Mobile Speed Activation Signs (MSAS) represent one of a number of tools to tackle inappropriate speeds and encourage safer driving. MSAS detect the speed of oncoming traffic using a radar device and may indicate the vehicle speed or the speed limit. They can be purchased directly by Town and Parish Councils, or through the Community Area Partnership Highway Programme with funding provided by Cornwall Council. Please contact your Town or Parish Council for further information on MSAS purchase or deployment.

Operation Snap is a secure online facility, which allows submissions of video and photographic evidence relating to driving incidents that members of the public have witnessed. Further information on Operation Snap and to submit information relating to an incident can done here.  

The South West Peninsula Road Safety Partnership is a strategic and operational collaboration of organisations, committed to working with people and communities, to reduce the number and severity of personal injury collisions – particularly those resulting in death or serious injury, across the road network of Devon and Cornwall. Please see the Vision South West Road Safety Strategy for information about how to plans to achieve that.

Other services and support

We all have a responsibility to make the roads safer, as drivers, motorcyclists, cyclists, pedestrians or passengers and we can all do our bit to reduce casualties in Cornwall. Key safety advice from Cornwall Fire & Rescue Service can be found here.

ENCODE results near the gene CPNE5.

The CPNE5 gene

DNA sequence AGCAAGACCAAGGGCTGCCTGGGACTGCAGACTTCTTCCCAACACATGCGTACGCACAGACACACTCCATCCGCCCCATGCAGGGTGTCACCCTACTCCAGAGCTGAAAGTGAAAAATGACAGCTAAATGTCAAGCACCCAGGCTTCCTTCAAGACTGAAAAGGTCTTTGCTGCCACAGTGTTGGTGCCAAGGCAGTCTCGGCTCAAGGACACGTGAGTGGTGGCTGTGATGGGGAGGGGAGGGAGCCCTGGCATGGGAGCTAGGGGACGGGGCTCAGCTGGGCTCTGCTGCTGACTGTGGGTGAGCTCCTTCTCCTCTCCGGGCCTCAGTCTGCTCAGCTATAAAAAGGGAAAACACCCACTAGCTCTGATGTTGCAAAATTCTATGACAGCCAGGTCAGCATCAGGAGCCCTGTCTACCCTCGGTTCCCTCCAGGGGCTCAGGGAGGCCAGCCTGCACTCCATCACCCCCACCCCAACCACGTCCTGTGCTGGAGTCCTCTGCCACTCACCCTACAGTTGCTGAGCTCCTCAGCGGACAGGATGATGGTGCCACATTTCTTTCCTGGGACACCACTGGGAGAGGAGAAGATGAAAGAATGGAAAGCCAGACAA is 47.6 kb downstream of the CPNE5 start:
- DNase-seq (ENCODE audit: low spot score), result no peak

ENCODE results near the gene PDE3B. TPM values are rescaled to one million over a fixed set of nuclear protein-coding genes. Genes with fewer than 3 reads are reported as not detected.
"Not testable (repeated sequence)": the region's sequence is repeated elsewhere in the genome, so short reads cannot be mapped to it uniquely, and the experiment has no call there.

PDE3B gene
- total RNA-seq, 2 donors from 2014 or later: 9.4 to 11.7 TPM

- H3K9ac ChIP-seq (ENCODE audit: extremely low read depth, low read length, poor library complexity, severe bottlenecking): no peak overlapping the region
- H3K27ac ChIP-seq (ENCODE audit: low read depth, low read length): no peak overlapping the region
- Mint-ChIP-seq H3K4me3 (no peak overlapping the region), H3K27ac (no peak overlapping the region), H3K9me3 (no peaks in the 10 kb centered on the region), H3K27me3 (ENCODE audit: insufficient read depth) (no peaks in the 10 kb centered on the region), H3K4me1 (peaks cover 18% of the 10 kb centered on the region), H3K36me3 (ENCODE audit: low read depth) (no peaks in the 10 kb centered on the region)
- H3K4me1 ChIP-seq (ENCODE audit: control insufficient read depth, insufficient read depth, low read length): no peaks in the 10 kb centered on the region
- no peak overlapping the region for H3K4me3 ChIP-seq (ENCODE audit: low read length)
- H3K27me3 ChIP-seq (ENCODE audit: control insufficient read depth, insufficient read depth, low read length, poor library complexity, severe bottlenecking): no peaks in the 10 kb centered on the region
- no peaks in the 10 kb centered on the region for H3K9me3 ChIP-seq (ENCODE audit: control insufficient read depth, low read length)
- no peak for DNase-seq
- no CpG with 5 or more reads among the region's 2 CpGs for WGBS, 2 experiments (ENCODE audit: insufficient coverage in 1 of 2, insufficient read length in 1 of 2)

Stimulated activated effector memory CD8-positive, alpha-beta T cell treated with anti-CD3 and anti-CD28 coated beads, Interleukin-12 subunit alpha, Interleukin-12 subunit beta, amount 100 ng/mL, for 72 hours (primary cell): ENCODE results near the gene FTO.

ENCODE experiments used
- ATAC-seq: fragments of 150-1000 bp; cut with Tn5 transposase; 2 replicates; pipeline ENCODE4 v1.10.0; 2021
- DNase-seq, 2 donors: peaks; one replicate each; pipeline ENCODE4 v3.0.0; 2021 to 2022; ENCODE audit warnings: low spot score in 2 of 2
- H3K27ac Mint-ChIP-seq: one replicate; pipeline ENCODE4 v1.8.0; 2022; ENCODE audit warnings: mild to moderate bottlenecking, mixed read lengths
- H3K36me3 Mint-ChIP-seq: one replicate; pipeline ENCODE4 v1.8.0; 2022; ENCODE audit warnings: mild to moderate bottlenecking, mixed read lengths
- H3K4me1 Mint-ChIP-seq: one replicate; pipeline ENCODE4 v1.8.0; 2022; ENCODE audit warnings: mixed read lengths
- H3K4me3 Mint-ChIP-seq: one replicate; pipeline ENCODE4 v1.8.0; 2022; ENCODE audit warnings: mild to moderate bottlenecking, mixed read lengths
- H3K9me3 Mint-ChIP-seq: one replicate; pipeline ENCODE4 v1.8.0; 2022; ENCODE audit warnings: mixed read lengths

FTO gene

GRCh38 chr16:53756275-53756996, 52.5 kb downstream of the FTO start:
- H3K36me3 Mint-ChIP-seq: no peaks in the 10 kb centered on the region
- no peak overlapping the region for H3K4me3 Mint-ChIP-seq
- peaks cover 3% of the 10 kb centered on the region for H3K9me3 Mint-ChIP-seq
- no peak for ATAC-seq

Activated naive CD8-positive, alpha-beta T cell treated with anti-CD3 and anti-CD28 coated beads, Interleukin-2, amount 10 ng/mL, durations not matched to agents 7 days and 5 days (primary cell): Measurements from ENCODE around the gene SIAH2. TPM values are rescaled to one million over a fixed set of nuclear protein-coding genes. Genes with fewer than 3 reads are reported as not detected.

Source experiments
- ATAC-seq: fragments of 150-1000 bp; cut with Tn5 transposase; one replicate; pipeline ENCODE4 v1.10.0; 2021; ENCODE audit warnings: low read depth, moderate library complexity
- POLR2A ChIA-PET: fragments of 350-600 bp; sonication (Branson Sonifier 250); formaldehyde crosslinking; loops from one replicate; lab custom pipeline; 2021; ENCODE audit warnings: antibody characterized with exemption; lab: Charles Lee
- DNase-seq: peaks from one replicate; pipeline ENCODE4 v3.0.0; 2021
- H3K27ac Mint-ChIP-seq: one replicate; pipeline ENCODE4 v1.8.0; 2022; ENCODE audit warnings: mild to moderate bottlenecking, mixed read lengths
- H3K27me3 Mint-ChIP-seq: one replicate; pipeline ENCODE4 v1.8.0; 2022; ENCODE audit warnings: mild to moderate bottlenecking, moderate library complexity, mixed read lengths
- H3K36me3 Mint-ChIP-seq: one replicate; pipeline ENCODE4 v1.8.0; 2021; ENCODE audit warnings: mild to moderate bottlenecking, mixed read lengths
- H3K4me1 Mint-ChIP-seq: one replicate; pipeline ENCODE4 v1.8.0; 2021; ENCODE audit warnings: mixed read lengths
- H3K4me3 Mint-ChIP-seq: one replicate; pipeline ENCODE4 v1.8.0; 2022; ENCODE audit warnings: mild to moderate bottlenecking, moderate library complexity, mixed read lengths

is a campaign by the UK government that has been running road safety campaigns for more than 75 years. The Central Office of Information (COI) ran the government’s road safety campaigns until 2000, when THINK! was officially established as the government’s designated road safety campaign.

We want Community Area Partnerships to have a greater influence over transport schemes. CAPs have an annual budget ranging between £22,932 – £144,660 (dependant on number of Members per CAP) for smaller local transport improvements. Expressions of interest will need to be raised through your local Town/Parish Council and Cornwall Councillor for consideration. The delivery of any improvements will be subject to formal review, available funding and the necessary approvals. Further information can be found Here

Cornwall is one of the first rural areas to reduce speed limits from 30mph to 20mph on residential roads and in built-up areas. It will make roads, safer, healthier and greener for everyone.

Community support has proven integral to the successful implementation of 20mph limits elsewhere. We have created a resource pack to help spread the word and engage your community at a local level. This will support the work of the wider campaign to make Cornwall’s roads safer.

Further information on the programme and a link to the resource pack can be found here.



The enforcement of speed limits remains the responsibility of the Police. Cornwall Council encourage speeding concerns to be raised with your local neighbourhood policing team. The contact details for your specific area can be found here.  

Speeding penalties 

Speeding penalties – GOV.UK (www.gov.uk) 

General police speeding info 

Speed | Devon and Cornwall Police (devon-cornwall.police.uk) 

Report a problem 

As well as reporting speeding concerns to the police, you can also report them to Cornwall Council via the following email address – [email protected] – Furthermore, problems such as potholes, damaged or missing road signs and parking issues can also be reported here.  

Call 999 if you or someone else is in immediate danger, or if the crime is happening right now.